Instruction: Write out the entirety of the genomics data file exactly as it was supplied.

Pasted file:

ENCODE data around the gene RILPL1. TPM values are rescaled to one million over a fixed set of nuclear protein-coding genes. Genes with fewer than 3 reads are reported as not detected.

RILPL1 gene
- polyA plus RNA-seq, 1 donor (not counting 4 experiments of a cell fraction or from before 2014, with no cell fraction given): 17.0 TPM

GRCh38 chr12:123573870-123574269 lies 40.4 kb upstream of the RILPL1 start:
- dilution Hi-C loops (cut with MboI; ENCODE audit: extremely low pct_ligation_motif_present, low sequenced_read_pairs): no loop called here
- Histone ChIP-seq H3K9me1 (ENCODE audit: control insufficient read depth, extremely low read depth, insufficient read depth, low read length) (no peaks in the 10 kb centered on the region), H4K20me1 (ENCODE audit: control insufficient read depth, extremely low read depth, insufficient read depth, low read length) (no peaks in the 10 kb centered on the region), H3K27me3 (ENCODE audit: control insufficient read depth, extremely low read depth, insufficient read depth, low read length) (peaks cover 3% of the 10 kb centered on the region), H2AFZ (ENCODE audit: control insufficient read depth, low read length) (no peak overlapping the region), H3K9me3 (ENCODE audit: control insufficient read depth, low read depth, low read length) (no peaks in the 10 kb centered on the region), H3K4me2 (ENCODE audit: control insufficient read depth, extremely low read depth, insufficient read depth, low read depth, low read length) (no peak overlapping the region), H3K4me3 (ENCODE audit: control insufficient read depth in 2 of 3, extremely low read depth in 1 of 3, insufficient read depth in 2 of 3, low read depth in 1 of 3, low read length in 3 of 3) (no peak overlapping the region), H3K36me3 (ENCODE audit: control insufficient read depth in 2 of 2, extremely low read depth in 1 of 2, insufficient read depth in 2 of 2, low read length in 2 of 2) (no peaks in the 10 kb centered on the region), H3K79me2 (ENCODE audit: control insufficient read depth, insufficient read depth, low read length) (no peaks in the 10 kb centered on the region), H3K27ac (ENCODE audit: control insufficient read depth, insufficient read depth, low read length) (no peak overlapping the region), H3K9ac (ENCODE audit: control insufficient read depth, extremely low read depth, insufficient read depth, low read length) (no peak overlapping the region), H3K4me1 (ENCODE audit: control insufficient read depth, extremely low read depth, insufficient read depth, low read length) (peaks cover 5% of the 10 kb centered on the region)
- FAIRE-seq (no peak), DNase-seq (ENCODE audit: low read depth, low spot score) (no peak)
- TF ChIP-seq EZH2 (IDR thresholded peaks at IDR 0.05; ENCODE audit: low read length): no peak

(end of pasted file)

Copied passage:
ENCODE data around the gene RILPL1. TPM values are rescaled to one million over a fixed set of nuclear protein-coding genes. Genes with fewer than 3 reads are reported as not detected.

RILPL1 gene
- polyA plus RNA-seq, 1 donor (not counting 4 experiments of a cell fraction or from before 2014, with no cell fraction given): 17.0 TPM

GRCh38 chr12:123573870-123574269 lies 40.4 kb upstream of the RILPL1 start:
- dilution Hi-C loops (cut with MboI; ENCODE audit: extremely low pct_ligation_motif_present, low sequenced_read_pairs): no loop called here
- Histone ChIP-seq H3K9me1 (ENCODE audit: control insufficient read depth, extremely low read depth, insufficient read depth, low read length) (no peaks in the 10 kb centered on the region), H4K20me1 (ENCODE audit: control insufficient read depth, extremely low read depth, insufficient read depth, low read length) (no peaks in the 10 kb centered on the region), H3K27me3 (ENCODE audit: control insufficient read depth, extremely low read depth, insufficient read depth, low read length) (peaks cover 3% of the 10 kb centered on the region), H2AFZ (ENCODE audit: control insufficient read depth, low read length) (no peak overlapping the region), H3K9me3 (ENCODE audit: control insufficient read depth, low read depth, low read length) (no peaks in the 10 kb centered on the region), H3K4me2 (ENCODE audit: control insufficient read depth, extremely low read depth, insufficient read depth, low read depth, low read length) (no peak overlapping the region), H3K4me3 (ENCODE audit: control insufficient read depth in 2 of 3, extremely low read depth in 1 of 3, insufficient read depth in 2 of 3, low read depth in 1 of 3, low read length in 3 of 3) (no peak overlapping the region), H3K36me3 (ENCODE audit: control insufficient read depth in 2 of 2, extremely low read depth in 1 of 2, insufficient read depth in 2 of 2, low read length in 2 of 2) (no peaks in the 10 kb centered on the region), H3K79me2 (ENCODE audit: control insufficient read depth, insufficient read depth, low read length) (no peaks in the 10 kb centered on the region), H3K27ac (ENCODE audit: control insufficient read depth, insufficient read depth, low read length) (no peak overlapping the region), H3K9ac (ENCODE audit: control insufficient read depth, extremely low read depth, insufficient read depth, low read length) (no peak overlapping the region), H3K4me1 (ENCODE audit: control insufficient read depth, extremely low read depth, insufficient read depth, low read length) (peaks cover 5% of the 10 kb centered on the region)
- FAIRE-seq (no peak), DNase-seq (ENCODE audit: low read depth, low spot score) (no peak)
- TF ChIP-seq EZH2 (IDR thresholded peaks at IDR 0.05; ENCODE audit: low read length): no peak